You can see the parallel to Bourgeault. Essentially, she’s describing with theology the same process that Weems is describing with neuroscience. For the first time in my life, I find science and theology actively supporting each other, pointing to exactly the same thing and describing exactly the same process. I laughed when I realized this, and then realized that I had just experienced in my body the exact process that the books were talking about. Theology attempts to describe the unmanifested. Neuroscience describes the manifesting. I laugh because I realize that these two seemingly oppositional disciplines have been reconciled, and the trinity is fully manifested in my laughter.

Pretty good stuff, right? Being excited about this, I’ve begun to wonder how it might change the way I pray. Traditionally, Christian prayer starts with an invocation, often an invocation of the Trinity as Father, Son, and Holy Spirit. I’m wondering what kind of trinitarian invocations we can use that invoke process, rather than persons. It seems to me that such an invocation would succeed best if it could actually trigger the process of affirming, denying, and reconciling in the people who are praying it. The art work and the poem I created to try to express this is just a first attempt, and I don’t think I really got it right. But I share it with you now, and will share other attempts as I continue to try to develop this practice.

A final thought about improv. At first I thought that Bourgeault might be contradicting one of the tenets of improv by claiming that denying is part of trinitarian process. In improv, denial is a real problem, and improv practitioners are taught to yes/and things, not deny them. But if Weems is right, I think that denial is baked-in to improv, although not in the way we usually think of it. Two actors take the stage. They both have things that they’re going to say, and ways that they’re going to react to each other. One gifts the scene with an opening statement, such as “tell our kids to be quiet.” This would be the “affirming” moment in Bourgeault’s scheme. The other then has to set aside whatever they were going to say, and whatever character they thought they might be playing. They are denying their own ideas in order to favor another person’s ideas. “Okay,” they say to themselves, “I’m not a lumberjack, I’m a parent. Or maybe I’m a great big lumberjack daddy!” They accept the gift the other actor has given them, and add to it, and this is the moment of reconciliation, which is why it’s funny. It’s also why it’s holy.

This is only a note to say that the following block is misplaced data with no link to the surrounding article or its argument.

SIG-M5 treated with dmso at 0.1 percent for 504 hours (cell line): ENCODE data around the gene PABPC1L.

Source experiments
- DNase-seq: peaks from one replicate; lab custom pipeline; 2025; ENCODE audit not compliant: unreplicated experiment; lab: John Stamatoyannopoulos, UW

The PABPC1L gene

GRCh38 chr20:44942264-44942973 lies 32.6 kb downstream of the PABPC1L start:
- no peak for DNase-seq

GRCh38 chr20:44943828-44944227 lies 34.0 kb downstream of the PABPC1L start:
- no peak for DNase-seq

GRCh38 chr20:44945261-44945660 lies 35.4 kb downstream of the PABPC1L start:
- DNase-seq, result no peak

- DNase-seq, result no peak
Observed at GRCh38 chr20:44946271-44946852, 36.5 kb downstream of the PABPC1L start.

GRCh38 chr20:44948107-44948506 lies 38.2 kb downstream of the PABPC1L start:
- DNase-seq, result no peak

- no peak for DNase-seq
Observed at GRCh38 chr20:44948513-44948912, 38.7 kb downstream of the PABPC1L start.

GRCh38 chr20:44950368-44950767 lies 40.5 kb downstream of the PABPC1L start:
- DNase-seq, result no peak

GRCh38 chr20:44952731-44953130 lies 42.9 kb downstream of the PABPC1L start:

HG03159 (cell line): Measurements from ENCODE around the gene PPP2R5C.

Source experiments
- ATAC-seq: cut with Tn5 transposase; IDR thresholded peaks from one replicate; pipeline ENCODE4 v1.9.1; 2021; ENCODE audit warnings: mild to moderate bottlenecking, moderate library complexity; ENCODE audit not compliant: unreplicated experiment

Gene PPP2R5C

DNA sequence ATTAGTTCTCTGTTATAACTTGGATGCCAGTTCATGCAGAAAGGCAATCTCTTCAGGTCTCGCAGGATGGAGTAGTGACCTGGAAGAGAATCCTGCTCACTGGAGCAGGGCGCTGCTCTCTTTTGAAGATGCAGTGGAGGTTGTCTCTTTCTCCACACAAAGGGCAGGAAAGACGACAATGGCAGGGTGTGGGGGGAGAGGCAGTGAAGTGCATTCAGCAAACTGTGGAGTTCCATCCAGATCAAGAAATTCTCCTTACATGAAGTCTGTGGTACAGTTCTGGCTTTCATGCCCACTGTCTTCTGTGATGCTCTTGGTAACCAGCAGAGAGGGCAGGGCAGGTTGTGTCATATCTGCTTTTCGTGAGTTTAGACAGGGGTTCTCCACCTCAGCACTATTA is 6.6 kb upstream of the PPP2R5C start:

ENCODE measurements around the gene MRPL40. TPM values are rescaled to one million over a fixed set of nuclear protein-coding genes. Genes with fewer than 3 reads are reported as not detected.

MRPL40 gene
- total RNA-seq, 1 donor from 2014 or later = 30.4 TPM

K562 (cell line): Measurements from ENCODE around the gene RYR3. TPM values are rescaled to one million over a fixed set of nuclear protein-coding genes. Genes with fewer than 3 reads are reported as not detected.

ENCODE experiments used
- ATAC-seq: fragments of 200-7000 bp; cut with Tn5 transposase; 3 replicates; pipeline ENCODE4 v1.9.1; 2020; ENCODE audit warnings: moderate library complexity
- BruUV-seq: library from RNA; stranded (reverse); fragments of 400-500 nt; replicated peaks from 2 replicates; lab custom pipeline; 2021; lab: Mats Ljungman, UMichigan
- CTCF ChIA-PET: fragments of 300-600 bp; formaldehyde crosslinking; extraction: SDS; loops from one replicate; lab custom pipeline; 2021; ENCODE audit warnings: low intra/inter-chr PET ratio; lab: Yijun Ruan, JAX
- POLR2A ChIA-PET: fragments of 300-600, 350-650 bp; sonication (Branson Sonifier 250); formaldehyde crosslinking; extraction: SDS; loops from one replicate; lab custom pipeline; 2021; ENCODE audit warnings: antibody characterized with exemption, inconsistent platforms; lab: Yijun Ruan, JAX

The Holy Spirit

The Holy Trinity

I had an idea for an image of the Holy Spirit, knowing that the very idea of an image of the Holy Spirit was foolish. Of the three persons of the Trinity, the Holy Spirit seems most resistant to description, both in words and images. A dove. A flame. But what else? When we try to describe our experience of it, we can only talk about the enlightened feeling that comes upon a group of people when they’re together and helps to guide their decisions. Beyond that, words seem inadequate.

I went looking for prayers to the Holy Spirit, but couldn’t find any. Then I read that we don’t pray to the spirit because the spirit is prayer itself. The spirit is the spark of divinity in us, and it speaks, and listens to, the bonfire of divinity in everything around us. Yet we do pray to the Holy Spirit, at least in song. “Come, Holy Spirit,” we plead, and while we’re singing it’s not unusual for the spirit to descend, or, at least, for us to notice that it’s been there all along.

I know the spirit, and yet my capacity to depict or describe it is limited. Others have done it better. Here’s what Meister Eckhart had to say about the spirit:

“The Father laughs with the Son; the Son laughs with the Father.
The Father likes the Son; the Son likes the Father.
The Father delights in the Son; the Son delights in the Father.
The Father loves the Son; the Son loves the Father.
This laughter, liking, delighting, loving is the Holy Spirit!”

And here’s what Rilke said about the spirit:

“If I don’t manage to fly, someone else will. The spirit wants only that there be flying. As to who happens to do it, She has only a passing interest.”

So maybe it doesn’t matter if I can’t perfectly depict or describe the spirit. It’s action in me helps to depict and describe me, and its action in other people will bring about the necessary work, even if I have only a marginal role in it.